Dhiraj Singh | Bloomberg | Getty Images
A farmer works in a millet field while cattle graze nearby on the outskirts of Bengaluru, India, on June 9, 2017.
Climate change has been linked to the suicides of almost 60,000 farmers over the last three decades in India, a study published Monday has revealed.
For temperatures above 20 degrees Celsius, an increase of a single degree causes approximately 70 suicides, according to a researcher at the University of California, Berkeley. The link is understood to only occur during India’s agricultural growing season, when excess heat means a lower crop harvest.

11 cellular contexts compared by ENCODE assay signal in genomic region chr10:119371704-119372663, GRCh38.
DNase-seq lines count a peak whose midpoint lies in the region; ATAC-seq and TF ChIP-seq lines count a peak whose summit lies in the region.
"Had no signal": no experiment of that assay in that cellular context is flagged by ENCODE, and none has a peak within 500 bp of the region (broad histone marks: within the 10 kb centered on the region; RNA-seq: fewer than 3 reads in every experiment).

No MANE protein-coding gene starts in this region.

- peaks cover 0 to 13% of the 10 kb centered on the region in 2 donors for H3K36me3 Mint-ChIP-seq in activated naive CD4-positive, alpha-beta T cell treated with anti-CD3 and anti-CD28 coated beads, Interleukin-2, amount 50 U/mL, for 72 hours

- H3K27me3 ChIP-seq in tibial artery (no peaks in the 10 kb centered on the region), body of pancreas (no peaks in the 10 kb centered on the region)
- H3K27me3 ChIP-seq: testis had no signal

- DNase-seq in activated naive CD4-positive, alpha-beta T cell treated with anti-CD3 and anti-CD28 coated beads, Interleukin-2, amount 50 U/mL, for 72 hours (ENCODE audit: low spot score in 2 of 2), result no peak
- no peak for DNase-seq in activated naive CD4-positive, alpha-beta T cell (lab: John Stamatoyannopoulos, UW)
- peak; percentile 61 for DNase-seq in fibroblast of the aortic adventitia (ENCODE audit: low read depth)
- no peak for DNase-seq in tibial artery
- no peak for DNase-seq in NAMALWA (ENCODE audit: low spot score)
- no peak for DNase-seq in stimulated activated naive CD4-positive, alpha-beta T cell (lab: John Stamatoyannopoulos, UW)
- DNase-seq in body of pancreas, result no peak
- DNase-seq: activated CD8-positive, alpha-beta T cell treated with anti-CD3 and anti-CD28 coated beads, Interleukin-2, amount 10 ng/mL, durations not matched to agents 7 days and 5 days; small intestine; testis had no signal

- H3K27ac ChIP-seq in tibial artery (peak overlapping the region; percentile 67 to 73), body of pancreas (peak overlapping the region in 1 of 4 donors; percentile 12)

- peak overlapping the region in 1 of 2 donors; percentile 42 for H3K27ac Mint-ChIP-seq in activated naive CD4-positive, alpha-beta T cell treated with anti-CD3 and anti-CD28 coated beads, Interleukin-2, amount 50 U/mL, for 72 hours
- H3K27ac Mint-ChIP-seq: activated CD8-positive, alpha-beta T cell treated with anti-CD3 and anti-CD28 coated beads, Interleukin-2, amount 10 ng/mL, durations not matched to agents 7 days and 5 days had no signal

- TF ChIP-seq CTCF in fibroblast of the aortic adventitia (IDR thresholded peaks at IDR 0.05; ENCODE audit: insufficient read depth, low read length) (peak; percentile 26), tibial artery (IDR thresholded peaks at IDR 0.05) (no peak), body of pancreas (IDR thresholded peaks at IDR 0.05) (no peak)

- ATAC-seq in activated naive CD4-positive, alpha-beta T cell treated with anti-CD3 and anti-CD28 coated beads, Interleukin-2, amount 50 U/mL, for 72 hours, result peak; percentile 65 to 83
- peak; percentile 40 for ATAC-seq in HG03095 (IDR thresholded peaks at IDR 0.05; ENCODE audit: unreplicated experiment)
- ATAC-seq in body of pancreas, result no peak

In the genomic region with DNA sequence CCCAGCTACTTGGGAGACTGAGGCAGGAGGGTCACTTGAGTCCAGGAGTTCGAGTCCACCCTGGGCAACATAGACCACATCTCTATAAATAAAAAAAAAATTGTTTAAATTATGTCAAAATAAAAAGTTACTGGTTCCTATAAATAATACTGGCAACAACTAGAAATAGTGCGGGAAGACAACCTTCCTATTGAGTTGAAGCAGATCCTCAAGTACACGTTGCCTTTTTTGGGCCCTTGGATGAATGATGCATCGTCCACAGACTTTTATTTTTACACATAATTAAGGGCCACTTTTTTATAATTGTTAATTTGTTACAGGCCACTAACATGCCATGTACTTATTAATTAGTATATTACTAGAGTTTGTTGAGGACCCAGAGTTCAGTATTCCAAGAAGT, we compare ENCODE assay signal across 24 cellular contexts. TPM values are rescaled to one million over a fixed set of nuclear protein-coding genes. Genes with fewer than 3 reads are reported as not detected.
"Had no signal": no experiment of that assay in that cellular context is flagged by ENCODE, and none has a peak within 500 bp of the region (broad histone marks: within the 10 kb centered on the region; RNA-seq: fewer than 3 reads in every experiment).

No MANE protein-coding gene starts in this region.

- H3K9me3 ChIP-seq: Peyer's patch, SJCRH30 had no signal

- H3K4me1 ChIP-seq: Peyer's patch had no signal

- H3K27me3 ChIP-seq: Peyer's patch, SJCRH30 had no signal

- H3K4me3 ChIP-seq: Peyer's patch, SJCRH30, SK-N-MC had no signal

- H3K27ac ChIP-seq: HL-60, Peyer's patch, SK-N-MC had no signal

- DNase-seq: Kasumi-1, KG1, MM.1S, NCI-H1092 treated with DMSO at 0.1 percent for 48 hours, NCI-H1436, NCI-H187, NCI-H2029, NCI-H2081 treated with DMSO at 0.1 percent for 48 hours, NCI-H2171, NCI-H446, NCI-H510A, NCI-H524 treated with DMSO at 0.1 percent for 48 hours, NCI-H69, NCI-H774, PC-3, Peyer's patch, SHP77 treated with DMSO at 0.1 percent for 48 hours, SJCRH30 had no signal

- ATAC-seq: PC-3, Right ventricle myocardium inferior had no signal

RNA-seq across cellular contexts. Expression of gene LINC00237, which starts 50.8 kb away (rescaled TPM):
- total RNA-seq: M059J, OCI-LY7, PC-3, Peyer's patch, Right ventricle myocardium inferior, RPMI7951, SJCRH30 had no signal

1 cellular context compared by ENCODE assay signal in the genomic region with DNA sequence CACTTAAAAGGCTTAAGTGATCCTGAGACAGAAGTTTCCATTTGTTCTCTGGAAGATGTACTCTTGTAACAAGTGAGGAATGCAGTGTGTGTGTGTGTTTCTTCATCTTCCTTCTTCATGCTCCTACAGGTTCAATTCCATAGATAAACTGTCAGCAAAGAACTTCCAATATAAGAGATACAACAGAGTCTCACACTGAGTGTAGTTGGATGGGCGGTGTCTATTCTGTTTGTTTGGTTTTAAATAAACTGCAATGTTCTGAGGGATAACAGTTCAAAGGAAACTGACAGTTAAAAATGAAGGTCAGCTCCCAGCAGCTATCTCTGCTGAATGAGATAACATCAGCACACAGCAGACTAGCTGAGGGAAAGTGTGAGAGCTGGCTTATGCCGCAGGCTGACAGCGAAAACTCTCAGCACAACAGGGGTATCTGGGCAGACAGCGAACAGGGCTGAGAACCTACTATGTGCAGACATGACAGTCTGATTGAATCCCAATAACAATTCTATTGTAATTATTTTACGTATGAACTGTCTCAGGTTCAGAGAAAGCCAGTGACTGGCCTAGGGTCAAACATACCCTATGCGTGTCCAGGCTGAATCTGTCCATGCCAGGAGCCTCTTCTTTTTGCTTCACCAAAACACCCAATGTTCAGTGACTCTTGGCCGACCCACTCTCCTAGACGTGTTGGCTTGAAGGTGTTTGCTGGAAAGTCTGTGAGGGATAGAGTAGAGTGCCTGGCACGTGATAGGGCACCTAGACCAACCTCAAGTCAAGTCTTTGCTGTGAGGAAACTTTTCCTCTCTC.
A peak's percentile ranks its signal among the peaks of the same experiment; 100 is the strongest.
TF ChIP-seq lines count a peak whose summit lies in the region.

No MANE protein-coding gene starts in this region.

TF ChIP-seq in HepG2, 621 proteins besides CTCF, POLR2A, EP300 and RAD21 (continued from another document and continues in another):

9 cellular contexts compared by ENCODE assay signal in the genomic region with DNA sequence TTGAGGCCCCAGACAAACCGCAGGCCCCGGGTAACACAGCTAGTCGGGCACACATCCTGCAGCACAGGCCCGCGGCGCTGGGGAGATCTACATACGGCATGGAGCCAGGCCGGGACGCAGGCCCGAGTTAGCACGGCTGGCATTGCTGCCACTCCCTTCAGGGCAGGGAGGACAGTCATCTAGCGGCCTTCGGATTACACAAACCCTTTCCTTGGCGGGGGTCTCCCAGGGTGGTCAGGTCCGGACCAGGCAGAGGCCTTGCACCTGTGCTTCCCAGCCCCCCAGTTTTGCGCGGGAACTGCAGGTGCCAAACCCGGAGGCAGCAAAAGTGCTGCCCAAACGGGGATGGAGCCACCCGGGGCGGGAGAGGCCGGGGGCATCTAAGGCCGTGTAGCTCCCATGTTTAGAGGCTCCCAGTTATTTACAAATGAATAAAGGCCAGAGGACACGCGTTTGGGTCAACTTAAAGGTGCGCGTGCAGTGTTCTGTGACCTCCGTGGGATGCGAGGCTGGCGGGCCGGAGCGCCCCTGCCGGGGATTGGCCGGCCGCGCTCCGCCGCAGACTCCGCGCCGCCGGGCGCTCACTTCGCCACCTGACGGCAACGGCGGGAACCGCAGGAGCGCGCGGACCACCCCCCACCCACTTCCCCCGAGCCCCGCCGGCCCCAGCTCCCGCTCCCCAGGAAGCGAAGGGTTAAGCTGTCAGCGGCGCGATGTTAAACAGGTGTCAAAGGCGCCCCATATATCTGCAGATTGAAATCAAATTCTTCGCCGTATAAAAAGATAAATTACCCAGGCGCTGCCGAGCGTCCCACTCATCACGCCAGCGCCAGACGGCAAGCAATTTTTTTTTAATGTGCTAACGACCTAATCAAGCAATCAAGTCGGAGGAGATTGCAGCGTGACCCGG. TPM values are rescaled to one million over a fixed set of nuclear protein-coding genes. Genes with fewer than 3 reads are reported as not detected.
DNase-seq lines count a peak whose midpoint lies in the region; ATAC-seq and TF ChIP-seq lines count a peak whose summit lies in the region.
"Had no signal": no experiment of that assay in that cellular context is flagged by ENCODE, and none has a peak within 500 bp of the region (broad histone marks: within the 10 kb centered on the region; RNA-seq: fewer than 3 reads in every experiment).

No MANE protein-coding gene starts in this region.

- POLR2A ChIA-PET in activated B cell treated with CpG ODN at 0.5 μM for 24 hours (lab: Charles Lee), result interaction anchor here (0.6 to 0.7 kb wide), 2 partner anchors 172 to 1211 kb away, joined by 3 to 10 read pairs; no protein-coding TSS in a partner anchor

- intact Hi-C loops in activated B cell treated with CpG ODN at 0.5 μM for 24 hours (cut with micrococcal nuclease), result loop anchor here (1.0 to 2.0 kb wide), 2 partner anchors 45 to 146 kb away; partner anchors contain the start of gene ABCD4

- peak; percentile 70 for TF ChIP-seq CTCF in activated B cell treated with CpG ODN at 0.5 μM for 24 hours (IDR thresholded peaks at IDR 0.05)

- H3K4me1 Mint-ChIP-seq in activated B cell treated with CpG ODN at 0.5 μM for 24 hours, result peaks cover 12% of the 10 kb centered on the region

Warming temperatures over the past 30 years have been responsible for an estimated 59,000 suicides in India, Tamma Carleton, PhD student in agricultural economics at Berkeley and author of the study wrote.
The link to farming is significant. More than half of India’s working population is employed in the sector, which is known for its suicide rate.
This boils down to financial inclusion. Villages in rural communities where farming is widespread often have traditional money lenders who charge far higher rates than formal banks. When crop yields are down and farmers are forced to borrow money, they fall into debt. Indian farming is dependent on seasonal monsoon rains, and with these becoming increasingly erratic in recent years, the farmer suicide rate is thought to have responded to in kind.